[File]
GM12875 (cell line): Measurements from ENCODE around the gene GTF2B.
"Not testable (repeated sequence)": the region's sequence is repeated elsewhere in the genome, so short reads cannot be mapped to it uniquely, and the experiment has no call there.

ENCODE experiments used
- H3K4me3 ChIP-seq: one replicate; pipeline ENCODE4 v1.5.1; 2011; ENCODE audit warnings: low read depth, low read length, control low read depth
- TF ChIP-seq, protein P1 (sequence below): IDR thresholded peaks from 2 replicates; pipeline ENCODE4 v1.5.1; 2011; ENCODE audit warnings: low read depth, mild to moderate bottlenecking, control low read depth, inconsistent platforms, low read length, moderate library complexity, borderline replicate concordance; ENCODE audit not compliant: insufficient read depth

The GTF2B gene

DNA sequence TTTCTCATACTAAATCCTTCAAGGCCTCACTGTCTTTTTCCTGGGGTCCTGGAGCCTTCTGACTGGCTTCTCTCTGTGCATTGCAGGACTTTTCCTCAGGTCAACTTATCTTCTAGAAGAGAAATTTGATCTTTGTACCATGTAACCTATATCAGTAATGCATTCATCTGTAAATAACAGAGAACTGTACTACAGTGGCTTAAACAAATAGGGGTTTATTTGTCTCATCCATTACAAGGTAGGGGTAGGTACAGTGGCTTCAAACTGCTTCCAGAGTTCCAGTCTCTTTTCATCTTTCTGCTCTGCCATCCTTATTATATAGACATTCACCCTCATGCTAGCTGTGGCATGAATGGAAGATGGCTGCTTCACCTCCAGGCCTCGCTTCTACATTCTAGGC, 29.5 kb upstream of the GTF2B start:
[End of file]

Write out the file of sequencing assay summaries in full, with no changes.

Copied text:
GM12875 (cell line): Measurements from ENCODE around the gene GTF2B.
"Not testable (repeated sequence)": the region's sequence is repeated elsewhere in the genome, so short reads cannot be mapped to it uniquely, and the experiment has no call there.

ENCODE experiments used
- H3K4me3 ChIP-seq: one replicate; pipeline ENCODE4 v1.5.1; 2011; ENCODE audit warnings: low read depth, low read length, control low read depth
- TF ChIP-seq, protein P1 (sequence below): IDR thresholded peaks from 2 replicates; pipeline ENCODE4 v1.5.1; 2011; ENCODE audit warnings: low read depth, mild to moderate bottlenecking, control low read depth, inconsistent platforms, low read length, moderate library complexity, borderline replicate concordance; ENCODE audit not compliant: insufficient read depth

The GTF2B gene

DNA sequence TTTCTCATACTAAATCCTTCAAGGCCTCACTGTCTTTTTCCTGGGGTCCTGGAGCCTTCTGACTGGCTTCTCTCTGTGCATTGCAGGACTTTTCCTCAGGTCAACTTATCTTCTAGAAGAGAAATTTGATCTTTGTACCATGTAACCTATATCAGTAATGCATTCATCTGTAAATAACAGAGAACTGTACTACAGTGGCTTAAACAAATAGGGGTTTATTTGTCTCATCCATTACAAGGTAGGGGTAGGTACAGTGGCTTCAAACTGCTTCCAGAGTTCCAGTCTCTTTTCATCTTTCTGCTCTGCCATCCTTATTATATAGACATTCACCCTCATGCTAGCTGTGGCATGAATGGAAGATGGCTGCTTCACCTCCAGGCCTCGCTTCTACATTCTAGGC, 29.5 kb upstream of the GTF2B start: